Nonfiction by Sarah Kilch Gaffney
There is this washcloth, white and with a textured wave pattern, that we accidentally stole from the La Quinta in Portland one spring. Z was teething and had tiny, spiky pigtails and S was having his second brain surgery.
The night before, in the unfamiliar bed, we talked about another child but did not take the chance. I pushed the stroller up the hill each day from the hotel to the hospital. They had to keep S awake during the procedure again to make sure he could still move and speak, but they did not shave his head. This time there was already a titanium plate in place of saw and bone dust and skull. Easy access, we joked.
I don’t remember what the washcloth was for—for Z to chew on, to wipe her face clean in the cafeteria, for a game of waiting room peek-a-boo—but I found it tucked in the back of the stroller some weeks later. It was not ours and it took me some time to place. Now every time this washcloth circulates through the laundry, I pause and handle it with a reverence similar to that given to his ashes, her first lost tooth, the wedding band on my right hand. Then I fold it and put it away like the rest.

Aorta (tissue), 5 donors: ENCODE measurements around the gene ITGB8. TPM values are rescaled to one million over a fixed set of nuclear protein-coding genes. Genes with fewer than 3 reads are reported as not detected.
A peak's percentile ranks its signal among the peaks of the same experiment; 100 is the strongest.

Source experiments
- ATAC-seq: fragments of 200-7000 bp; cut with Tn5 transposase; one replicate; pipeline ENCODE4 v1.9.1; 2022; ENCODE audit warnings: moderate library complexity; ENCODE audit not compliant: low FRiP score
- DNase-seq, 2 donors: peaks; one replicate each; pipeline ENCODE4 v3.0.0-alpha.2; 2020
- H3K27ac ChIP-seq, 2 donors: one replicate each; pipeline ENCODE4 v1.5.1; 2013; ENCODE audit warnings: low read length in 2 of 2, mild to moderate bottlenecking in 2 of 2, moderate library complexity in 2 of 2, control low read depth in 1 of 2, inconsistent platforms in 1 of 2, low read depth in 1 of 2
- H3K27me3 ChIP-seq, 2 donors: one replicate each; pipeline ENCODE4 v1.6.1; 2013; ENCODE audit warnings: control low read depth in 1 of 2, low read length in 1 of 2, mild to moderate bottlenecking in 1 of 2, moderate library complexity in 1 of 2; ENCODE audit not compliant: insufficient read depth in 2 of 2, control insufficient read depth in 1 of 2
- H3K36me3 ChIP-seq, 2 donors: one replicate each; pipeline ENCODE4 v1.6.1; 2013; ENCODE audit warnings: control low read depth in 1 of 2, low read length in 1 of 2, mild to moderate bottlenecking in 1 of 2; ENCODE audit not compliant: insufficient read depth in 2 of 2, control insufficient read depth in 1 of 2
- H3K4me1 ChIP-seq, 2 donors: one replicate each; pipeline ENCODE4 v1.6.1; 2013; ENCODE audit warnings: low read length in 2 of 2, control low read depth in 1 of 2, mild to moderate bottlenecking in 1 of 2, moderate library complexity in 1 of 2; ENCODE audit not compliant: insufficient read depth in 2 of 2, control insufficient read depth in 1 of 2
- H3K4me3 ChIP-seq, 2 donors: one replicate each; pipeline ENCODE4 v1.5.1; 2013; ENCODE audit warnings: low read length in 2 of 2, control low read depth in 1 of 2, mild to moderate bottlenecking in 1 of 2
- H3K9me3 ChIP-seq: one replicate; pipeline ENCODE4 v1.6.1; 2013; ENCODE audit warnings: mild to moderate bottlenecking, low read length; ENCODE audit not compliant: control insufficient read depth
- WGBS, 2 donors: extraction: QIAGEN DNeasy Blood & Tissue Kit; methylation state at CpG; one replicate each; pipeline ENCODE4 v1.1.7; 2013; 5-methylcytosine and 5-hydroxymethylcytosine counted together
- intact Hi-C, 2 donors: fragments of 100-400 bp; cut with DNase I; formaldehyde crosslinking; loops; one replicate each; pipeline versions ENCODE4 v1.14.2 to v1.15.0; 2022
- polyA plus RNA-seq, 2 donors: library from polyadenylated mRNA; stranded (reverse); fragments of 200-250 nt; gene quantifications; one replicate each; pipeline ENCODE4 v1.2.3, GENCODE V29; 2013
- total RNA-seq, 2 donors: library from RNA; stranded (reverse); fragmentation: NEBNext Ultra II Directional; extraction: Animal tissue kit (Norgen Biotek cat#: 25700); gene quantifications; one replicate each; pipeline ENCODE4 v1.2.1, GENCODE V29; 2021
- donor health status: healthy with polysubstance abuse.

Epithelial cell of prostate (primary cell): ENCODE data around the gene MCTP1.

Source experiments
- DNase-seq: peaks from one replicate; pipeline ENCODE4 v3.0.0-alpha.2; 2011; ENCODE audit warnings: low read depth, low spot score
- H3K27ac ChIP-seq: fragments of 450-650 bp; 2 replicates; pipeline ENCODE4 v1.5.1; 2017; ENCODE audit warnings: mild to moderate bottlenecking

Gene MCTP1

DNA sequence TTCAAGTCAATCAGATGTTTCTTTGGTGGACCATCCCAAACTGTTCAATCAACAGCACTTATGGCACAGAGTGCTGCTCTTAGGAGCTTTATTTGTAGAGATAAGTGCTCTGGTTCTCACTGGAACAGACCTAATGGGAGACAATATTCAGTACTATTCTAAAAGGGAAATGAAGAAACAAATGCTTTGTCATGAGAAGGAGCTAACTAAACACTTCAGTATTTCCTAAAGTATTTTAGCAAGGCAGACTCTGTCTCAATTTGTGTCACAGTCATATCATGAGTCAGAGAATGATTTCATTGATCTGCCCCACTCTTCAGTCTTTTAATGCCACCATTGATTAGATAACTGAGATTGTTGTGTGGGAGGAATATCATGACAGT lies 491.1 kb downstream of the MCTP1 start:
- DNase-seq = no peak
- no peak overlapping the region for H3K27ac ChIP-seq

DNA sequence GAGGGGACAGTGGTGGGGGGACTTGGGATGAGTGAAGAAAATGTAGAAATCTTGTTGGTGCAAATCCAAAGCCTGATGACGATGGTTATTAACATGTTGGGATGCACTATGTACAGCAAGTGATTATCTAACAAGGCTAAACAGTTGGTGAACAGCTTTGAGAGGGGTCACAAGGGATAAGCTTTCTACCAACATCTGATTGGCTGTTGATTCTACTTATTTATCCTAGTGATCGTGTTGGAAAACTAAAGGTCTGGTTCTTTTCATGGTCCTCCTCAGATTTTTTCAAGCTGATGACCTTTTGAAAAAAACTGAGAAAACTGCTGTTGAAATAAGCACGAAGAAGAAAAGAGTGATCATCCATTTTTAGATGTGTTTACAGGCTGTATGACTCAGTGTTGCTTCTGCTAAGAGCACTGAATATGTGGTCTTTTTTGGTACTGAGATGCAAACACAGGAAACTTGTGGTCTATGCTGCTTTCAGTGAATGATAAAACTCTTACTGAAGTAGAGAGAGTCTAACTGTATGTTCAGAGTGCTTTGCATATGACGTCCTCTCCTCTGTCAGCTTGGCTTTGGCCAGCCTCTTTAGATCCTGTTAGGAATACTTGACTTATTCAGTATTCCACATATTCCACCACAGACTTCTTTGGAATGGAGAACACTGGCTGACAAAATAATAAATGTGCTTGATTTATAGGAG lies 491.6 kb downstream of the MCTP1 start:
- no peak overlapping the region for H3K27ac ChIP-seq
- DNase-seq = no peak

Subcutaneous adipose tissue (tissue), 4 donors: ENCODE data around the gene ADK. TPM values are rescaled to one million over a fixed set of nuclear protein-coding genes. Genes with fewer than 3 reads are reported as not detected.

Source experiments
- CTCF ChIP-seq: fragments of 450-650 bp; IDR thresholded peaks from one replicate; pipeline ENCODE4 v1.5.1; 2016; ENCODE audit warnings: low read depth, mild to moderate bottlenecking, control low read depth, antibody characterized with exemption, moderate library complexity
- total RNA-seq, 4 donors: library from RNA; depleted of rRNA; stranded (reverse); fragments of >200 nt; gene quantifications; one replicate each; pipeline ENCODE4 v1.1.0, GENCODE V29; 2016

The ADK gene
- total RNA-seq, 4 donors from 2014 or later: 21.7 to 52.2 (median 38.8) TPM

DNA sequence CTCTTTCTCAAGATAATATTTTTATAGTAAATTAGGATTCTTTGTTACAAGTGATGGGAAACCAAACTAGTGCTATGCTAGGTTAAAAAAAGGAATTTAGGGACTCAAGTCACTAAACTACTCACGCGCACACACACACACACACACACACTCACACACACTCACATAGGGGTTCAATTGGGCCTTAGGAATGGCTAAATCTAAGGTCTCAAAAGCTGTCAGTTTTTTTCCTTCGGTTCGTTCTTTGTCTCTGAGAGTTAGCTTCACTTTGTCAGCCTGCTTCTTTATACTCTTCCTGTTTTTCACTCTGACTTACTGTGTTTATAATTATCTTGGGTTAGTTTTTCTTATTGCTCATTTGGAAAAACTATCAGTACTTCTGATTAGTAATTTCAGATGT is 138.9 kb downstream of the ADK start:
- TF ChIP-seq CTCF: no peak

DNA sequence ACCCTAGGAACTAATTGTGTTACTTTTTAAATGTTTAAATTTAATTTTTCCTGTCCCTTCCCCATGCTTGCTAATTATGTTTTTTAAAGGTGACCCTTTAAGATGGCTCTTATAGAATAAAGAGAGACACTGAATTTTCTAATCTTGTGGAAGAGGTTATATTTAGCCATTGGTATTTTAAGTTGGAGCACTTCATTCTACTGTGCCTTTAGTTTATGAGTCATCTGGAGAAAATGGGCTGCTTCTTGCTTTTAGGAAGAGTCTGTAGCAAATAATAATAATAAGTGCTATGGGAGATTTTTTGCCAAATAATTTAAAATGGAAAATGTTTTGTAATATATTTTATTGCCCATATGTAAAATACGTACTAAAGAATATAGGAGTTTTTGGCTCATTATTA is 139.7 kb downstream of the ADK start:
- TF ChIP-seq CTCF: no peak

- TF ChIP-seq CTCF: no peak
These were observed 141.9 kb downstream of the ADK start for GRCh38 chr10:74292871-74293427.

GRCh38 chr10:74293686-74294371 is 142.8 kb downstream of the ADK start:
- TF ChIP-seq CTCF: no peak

© Sarah Kilch Gaffney
[This piece was selected by Dan Malakin. Read Sarah’s interview]
Sarah Kilch Gaffney is a writer, brain injury advocate, and homemade-caramel aficionado. She lives in Maine and you can find her work at www.sarahkilchgaffney.com.